India has outsmarted China in getting its stock market benchmark surge past the 20,000-point milestone, but the domestic stocks are still much cheaper than those in its rival emerging economy, indicating that foreign investors would continue to log onto the bourses here.
When compared in terms of the price-to-earnings ratio, the Indian stocks are currently trading at 26.3 times of the earnings, as compared to about 53 times in China, making them much attractively valued than those in the Communist neighbouring nation.
Moreover, the rally in the Indian stocks have been relatively steady. While India's Sensex took nearly 20 months to double from 10,000 level on February 6, 2006, China's stock market's barometer has nearly tripled in 10 months since the beginning of this year.
Sensex is the world's 33rd stock market index to cross the 20,000 level and India is the 20th nation to achieve this feat as a number of markets have more than one of their indices trading above this level.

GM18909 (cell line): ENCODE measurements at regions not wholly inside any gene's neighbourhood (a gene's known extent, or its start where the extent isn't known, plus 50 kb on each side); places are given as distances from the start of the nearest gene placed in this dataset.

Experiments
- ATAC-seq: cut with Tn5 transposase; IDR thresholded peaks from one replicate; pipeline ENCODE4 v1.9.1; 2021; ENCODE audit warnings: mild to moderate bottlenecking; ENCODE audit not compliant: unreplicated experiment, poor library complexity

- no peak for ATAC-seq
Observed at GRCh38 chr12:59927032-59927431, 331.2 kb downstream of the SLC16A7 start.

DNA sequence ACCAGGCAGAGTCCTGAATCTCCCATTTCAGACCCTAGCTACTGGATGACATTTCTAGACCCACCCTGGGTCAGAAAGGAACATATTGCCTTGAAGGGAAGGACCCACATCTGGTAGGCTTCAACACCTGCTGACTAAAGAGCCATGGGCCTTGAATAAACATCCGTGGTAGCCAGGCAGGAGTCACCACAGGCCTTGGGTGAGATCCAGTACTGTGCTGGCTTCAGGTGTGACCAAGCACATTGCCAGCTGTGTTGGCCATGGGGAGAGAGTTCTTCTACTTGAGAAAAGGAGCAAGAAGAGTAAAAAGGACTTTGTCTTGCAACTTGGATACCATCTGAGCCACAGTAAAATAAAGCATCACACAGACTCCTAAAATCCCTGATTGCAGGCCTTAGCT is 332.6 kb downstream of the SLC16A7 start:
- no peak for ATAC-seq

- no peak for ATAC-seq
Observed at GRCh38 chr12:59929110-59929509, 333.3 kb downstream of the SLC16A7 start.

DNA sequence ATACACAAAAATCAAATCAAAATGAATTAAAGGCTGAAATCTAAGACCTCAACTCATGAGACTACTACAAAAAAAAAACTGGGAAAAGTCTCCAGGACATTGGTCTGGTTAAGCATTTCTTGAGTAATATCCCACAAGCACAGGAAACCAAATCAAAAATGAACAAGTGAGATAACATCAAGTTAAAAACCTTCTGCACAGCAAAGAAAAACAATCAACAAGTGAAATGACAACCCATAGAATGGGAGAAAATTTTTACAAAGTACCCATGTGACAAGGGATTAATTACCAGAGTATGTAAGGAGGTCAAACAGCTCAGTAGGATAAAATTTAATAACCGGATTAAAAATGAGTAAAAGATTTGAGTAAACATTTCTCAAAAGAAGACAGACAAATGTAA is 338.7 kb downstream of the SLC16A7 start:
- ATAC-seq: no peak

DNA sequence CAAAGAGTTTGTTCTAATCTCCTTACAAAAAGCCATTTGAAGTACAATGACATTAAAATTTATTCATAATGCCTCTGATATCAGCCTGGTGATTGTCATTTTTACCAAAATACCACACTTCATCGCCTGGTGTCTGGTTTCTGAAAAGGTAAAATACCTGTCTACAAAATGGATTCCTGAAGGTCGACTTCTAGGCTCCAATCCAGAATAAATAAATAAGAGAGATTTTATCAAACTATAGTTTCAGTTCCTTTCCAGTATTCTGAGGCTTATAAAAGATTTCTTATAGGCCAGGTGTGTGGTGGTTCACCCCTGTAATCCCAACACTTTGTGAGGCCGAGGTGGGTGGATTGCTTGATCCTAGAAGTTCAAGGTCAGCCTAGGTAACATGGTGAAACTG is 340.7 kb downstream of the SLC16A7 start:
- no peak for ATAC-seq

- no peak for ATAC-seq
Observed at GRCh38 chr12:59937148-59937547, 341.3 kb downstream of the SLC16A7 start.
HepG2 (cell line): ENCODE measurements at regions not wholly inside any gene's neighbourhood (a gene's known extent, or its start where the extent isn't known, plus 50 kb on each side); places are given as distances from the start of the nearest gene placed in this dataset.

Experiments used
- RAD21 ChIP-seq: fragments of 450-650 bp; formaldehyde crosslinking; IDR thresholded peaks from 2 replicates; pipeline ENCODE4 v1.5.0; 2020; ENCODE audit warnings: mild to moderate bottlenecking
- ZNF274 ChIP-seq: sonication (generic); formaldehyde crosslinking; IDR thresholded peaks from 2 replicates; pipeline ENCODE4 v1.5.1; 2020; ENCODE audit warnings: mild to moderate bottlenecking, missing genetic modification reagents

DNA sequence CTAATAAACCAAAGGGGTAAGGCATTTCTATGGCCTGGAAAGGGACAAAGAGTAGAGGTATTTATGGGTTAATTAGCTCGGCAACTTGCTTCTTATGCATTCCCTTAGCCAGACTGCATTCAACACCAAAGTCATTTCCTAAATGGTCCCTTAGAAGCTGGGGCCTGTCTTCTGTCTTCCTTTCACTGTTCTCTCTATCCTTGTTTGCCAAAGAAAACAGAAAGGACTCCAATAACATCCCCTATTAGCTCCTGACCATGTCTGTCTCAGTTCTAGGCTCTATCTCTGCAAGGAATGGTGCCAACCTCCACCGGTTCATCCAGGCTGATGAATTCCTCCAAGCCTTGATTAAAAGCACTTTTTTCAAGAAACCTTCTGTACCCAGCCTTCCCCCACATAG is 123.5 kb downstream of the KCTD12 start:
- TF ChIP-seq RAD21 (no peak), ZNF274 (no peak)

However, none of the indices in China has so far crossed this milestone and India is the second Asian nation only after Hong Kong to reach this mark.
Among the BRIC countries also, China is the only country not to have reached this milestone as both Brazil and Russia have their indices trading above 20,000 points.
While in terms of the companies' market capitalisation, China is way ahead of India, the rally on Chinese bourses is making regulators and government of that country wary of a possible bubble.
The sharp rally in Chinese stocks this year has even prompted the country's securities regulator saying that the market holds "great risks".